Westinghouse M 3073

Westinghouse glasses showed far superior physical and electrical properties and are, therefore, the most desirable candidate glasses for the coating. Their compositions are shown in Table I. The A-508 glass melts at about 1300° C., the M3072 at about 1590° C., and M3073 at about 1925° C. This is due to increasing refractoriness of the glasses. The vitrification temperatures are also correspondingly higher, A-508 about 650°-700° C., M3072 about 700°-750° C., and M3073 about 800°-850° C. The M3073 glass is preferred, because of its high vitrification, the glass diffuses into the metal oxide layer to form a very strong adherent insulating bond. Note that these glasses contain no lead or boron, which makes them ideal for nuclear applications. In all cases, the glass compositions are melted in Lava Seal Crucible, fritted in water, dried and ground to fine powders in methanol and screened to -323 mesh after final drying.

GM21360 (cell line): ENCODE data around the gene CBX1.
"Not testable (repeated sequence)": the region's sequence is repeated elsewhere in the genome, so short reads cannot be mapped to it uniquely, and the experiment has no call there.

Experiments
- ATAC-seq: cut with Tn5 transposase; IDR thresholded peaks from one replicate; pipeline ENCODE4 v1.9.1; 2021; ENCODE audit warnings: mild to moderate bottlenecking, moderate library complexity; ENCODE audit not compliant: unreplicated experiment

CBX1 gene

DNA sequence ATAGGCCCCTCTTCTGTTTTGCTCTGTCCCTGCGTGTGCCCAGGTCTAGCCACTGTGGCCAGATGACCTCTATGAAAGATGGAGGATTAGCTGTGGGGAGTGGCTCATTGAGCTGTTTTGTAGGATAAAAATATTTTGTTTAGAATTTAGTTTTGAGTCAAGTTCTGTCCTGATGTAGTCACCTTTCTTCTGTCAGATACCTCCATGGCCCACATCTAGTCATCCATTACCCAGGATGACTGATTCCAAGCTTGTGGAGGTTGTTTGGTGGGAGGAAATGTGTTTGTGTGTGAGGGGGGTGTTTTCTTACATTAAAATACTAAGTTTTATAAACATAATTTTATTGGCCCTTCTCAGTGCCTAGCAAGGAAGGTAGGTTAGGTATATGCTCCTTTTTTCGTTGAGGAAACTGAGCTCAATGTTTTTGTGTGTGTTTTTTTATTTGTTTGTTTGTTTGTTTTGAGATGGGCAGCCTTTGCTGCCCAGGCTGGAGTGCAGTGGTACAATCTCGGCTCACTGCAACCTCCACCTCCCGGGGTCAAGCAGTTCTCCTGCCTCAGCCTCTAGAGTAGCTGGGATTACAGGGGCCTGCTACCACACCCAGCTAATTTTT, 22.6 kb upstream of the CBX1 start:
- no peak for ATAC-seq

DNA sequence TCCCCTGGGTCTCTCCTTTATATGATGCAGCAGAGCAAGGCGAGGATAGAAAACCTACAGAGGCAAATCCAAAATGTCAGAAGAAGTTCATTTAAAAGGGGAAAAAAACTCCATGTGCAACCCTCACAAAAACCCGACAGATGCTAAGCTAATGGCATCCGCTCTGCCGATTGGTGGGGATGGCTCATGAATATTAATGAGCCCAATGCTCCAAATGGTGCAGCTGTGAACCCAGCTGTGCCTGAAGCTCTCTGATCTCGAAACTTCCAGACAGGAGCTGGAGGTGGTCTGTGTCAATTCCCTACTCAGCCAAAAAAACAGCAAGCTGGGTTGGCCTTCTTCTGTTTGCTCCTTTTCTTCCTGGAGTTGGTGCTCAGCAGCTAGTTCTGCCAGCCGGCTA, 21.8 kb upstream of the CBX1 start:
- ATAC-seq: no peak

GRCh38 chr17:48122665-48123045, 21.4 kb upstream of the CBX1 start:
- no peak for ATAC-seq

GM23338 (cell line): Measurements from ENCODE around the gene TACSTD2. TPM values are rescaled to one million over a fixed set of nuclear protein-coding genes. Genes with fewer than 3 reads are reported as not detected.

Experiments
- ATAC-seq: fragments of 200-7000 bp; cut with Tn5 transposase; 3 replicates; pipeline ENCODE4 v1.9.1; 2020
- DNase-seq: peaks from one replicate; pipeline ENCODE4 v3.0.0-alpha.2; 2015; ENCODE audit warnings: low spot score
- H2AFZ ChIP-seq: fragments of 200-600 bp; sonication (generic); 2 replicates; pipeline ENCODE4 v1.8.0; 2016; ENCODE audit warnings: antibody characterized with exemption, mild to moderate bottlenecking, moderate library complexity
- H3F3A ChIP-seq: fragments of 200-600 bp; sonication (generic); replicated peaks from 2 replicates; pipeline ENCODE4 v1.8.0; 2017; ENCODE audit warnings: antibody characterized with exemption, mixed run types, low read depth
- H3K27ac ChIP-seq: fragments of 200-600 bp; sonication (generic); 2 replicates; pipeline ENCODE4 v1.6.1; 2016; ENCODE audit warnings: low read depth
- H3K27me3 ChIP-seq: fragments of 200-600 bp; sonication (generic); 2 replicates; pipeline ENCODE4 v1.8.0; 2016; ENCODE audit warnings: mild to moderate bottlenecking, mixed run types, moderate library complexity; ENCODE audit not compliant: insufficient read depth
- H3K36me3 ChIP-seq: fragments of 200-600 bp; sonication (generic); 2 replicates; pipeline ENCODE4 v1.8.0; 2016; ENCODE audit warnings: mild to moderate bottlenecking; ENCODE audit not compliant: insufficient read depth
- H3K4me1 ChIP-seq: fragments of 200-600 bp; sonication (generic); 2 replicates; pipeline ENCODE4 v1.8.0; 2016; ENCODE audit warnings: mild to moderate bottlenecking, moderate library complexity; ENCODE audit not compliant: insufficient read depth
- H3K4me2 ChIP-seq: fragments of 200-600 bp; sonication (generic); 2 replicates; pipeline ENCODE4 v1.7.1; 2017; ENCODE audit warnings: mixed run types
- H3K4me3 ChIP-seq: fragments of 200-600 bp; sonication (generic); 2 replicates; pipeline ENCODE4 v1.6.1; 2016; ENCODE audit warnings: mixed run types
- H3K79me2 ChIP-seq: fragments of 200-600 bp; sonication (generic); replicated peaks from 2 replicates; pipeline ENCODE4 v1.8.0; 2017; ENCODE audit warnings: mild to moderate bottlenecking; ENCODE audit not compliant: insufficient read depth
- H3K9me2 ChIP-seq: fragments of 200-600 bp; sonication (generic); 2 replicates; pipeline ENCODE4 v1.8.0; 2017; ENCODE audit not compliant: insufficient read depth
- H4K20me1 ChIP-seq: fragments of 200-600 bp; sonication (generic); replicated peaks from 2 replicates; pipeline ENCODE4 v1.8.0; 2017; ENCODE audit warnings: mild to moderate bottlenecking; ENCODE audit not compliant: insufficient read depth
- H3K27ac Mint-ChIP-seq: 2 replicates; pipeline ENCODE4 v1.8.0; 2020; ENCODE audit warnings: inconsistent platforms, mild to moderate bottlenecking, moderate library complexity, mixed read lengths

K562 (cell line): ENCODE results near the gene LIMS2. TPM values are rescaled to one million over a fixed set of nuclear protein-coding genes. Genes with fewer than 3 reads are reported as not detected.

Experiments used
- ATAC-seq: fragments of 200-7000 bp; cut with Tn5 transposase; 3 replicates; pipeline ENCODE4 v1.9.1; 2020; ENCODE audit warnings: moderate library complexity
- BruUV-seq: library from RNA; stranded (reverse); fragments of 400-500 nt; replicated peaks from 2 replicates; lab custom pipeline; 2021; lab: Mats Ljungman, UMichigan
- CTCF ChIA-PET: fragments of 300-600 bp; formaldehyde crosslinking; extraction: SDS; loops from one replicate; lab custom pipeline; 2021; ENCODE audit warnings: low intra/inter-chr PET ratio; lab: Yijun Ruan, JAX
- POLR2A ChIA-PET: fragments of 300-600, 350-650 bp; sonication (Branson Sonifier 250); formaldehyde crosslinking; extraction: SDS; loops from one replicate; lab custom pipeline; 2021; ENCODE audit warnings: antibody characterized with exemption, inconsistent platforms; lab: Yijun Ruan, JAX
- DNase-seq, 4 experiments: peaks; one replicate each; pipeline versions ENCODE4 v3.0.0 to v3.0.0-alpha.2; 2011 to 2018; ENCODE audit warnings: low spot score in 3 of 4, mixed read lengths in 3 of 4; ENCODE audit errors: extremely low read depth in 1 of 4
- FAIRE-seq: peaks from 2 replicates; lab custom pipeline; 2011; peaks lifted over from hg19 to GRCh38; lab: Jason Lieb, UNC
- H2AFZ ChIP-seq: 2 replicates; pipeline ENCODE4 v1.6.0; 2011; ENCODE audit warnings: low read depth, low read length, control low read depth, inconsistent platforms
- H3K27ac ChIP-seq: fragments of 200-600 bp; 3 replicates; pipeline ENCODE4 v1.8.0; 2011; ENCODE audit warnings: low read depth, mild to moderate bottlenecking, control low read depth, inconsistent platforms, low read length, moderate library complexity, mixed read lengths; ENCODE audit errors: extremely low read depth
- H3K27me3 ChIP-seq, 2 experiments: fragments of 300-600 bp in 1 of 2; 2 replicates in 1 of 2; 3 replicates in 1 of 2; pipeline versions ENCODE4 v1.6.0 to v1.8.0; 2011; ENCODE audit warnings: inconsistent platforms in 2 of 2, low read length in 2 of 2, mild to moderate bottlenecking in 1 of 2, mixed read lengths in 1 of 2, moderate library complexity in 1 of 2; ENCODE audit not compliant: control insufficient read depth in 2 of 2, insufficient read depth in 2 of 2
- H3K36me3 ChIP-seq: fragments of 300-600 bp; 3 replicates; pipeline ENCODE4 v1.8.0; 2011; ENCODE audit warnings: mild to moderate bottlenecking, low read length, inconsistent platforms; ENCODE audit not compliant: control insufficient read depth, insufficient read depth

The inorganic filler materials are generally oxide ceramic powders such as Al2 O3, ZrO2, SiO2, MgO, CaZrO3, etc., or CeramPhysics ceramics such as the SC1C or SC1A described above. A typical oxide is Alcoa alumina designated as A-14, but other fine powders are equally suitable. The particle size is typically 1-5 micrometers. Finer powder can also be used.

The binder materials are selected in such a way that they are completely burnt off during intermediate heat treatment at about 400° C. for several hours. Any residual binder could burn off during the excursion to vitrification temperature. Various organic binders can be used for this purpose, including polyester 2415 (Westinghouse), Acryloid B82and B44 (Rhom & Hass), polyvinyl acetate B800 (AIRCO Chemical and Plastic), Elvacite 6014 (DuPont) etc. A typical organic binder is Acryloid B82 which gives good flexibility and smoothness to the coating and burns off completely with no residue. During the burn-off period, it is desirable to maintain a flow of air, but it is not mandatory. The Acryloid B82, for example, will decompose to the monomer and evaporate.